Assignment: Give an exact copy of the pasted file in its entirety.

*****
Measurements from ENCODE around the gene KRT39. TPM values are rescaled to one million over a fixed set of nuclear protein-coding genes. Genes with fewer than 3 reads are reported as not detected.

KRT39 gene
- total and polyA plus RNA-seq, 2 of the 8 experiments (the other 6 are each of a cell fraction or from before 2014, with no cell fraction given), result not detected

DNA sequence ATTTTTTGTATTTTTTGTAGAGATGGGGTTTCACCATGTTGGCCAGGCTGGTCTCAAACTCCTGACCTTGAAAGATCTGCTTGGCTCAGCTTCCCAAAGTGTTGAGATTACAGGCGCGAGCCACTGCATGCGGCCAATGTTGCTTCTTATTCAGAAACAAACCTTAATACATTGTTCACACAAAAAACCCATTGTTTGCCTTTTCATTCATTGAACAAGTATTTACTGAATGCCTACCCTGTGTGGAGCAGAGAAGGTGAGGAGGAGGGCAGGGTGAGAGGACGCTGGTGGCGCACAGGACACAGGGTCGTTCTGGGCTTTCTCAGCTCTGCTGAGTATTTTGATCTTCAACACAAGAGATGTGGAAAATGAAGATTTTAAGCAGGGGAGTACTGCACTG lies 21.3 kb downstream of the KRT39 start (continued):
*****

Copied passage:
Measurements from ENCODE around the gene KRT39. TPM values are rescaled to one million over a fixed set of nuclear protein-coding genes. Genes with fewer than 3 reads are reported as not detected.

KRT39 gene
- total and polyA plus RNA-seq, 2 of the 8 experiments (the other 6 are each of a cell fraction or from before 2014, with no cell fraction given), result not detected

DNA sequence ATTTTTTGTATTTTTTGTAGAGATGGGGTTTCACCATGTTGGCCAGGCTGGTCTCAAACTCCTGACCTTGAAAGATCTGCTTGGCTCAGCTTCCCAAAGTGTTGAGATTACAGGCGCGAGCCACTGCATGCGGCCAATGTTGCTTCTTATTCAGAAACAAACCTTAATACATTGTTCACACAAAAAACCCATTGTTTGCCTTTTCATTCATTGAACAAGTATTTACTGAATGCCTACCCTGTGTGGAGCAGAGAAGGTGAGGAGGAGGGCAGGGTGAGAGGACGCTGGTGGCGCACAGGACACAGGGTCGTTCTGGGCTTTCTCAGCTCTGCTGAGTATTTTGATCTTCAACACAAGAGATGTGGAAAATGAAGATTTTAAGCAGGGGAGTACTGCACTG lies 21.3 kb downstream of the KRT39 start (continued):